Alex and Derek Koops, members of Faith Christian Reformed Church in Sioux Center, Iowa, were publicly acclaimed as "Domino Masters" in 2022, achieving the title as participants in the FOX network series of the same name.
For the show, the brothers, who are students at Dordt University in Sioux Center, were teamed with Lyle Broughton of Massachusetts to form the “Dominerds.” They competed against 15 other teams in the weeks-long challenge. It's an achievement gained after about 11 years of hundreds of domino and chain-reaction builds, many of which are documented on the brothers’ YouTube channel, Daks Dominoes.
Dordt hosted a watch party for the final episode. About 400 people gathered in the auditorium, learning as the show played out that Alex and Derek had won the competition—a secret the brothers had had to keep for nearly a year. “To be able to see our work on a big screen and have friends and family and members of the community all there to support us was really special,” Alex shared.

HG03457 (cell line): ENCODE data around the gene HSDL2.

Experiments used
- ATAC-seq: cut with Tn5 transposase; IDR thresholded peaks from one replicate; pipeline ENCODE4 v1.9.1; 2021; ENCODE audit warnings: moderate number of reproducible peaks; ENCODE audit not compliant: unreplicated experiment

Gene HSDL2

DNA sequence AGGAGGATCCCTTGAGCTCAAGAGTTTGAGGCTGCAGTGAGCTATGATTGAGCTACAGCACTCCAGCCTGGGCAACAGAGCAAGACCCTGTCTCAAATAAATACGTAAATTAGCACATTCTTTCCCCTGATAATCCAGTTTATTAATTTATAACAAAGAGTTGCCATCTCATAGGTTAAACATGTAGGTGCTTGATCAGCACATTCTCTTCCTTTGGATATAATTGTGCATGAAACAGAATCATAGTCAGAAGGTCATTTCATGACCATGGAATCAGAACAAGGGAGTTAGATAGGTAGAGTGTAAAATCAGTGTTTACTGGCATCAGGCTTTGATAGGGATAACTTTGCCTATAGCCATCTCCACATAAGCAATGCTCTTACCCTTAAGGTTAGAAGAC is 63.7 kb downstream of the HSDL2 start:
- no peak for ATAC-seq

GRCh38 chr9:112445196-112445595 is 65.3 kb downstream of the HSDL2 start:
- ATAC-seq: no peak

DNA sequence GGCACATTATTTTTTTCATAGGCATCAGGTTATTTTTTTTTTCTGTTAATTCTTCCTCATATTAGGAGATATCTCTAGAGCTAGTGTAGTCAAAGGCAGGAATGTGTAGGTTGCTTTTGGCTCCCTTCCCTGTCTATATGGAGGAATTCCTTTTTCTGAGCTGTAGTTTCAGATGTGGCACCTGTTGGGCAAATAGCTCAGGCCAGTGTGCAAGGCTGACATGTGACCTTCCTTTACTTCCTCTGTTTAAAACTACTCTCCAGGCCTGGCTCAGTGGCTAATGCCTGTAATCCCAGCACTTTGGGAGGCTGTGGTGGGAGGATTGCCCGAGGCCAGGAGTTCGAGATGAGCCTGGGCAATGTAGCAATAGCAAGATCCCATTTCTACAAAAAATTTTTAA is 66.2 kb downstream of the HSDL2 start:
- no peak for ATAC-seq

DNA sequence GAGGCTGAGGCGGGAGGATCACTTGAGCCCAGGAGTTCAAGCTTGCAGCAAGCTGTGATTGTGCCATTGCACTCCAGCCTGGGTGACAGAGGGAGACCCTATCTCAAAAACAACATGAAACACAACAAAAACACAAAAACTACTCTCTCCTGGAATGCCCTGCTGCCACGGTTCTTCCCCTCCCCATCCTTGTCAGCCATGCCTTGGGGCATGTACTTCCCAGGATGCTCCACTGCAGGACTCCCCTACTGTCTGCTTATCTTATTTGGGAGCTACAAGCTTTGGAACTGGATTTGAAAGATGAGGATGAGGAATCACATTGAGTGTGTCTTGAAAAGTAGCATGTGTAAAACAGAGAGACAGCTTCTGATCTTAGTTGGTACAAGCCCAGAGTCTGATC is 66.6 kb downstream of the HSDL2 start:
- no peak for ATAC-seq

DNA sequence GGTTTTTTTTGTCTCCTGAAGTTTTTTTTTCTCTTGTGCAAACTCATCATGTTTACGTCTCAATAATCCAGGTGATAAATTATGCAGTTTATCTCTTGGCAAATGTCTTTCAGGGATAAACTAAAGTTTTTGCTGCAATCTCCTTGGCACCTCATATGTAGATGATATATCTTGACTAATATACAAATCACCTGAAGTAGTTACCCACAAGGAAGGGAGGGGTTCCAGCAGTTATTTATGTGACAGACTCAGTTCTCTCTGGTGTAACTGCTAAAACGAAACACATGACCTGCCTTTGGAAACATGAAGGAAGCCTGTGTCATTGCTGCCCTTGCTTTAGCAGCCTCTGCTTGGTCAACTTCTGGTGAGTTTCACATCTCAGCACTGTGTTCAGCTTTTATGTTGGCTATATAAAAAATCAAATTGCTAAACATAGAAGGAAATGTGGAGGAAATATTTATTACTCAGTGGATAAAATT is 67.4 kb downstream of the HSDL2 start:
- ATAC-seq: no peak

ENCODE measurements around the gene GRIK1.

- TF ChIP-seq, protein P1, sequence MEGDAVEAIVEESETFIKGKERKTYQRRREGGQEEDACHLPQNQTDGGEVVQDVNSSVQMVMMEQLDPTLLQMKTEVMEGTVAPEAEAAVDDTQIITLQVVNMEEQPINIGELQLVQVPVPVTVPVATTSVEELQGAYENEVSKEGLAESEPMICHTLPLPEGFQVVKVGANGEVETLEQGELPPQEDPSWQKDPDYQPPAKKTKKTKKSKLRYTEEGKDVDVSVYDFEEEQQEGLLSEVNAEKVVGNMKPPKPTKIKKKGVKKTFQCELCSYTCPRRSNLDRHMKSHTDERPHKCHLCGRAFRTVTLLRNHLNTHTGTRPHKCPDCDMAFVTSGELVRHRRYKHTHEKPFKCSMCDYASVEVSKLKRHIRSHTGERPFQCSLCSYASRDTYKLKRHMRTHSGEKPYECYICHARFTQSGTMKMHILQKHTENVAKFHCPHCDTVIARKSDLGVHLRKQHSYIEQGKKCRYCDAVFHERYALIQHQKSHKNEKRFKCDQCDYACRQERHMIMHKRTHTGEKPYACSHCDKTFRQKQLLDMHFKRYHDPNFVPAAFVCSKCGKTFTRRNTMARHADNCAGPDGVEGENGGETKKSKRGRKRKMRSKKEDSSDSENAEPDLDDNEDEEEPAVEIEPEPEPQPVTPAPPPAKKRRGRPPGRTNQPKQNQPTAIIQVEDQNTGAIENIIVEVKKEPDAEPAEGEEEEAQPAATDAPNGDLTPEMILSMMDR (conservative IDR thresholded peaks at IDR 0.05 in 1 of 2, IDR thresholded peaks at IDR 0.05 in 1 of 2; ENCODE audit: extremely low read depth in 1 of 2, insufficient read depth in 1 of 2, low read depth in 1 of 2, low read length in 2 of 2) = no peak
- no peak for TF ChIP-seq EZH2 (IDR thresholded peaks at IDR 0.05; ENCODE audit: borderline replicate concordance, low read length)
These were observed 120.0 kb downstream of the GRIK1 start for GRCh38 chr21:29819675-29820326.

Each build for “Domino Masters” involved 8,000-12,000 dominoes, said Derek. Four teams were introduced per episode, with the Dominerds first appearing in episode three with an “Old West” build for the episode’s “Time Travel” theme. Alex said each episode took three days to film, including 16 hours of building. The Koops brothers posted videos of all five builds for the show on their website.
The two have done numerous builds for Crown Pointe nursing home in Sioux Center, beginning nine years ago. “The residents there really enjoy it,” said Alex. “It gives (them) something unique and cool to look forward to.” They also did a build at Dordt University in 2022 to create a virtual campus tour-style video featuring dominoes toppling in chain reaction through various settings around the campus. One of their favorite builds, they said, was joining seven other domino builders to set up 100,000 dominoes in one week. “We broke the Guinness world record for the longest Domino wall, which was 51.7 meters (169 feet, 7 inches) long, and consisted of 54,123 dominoes.”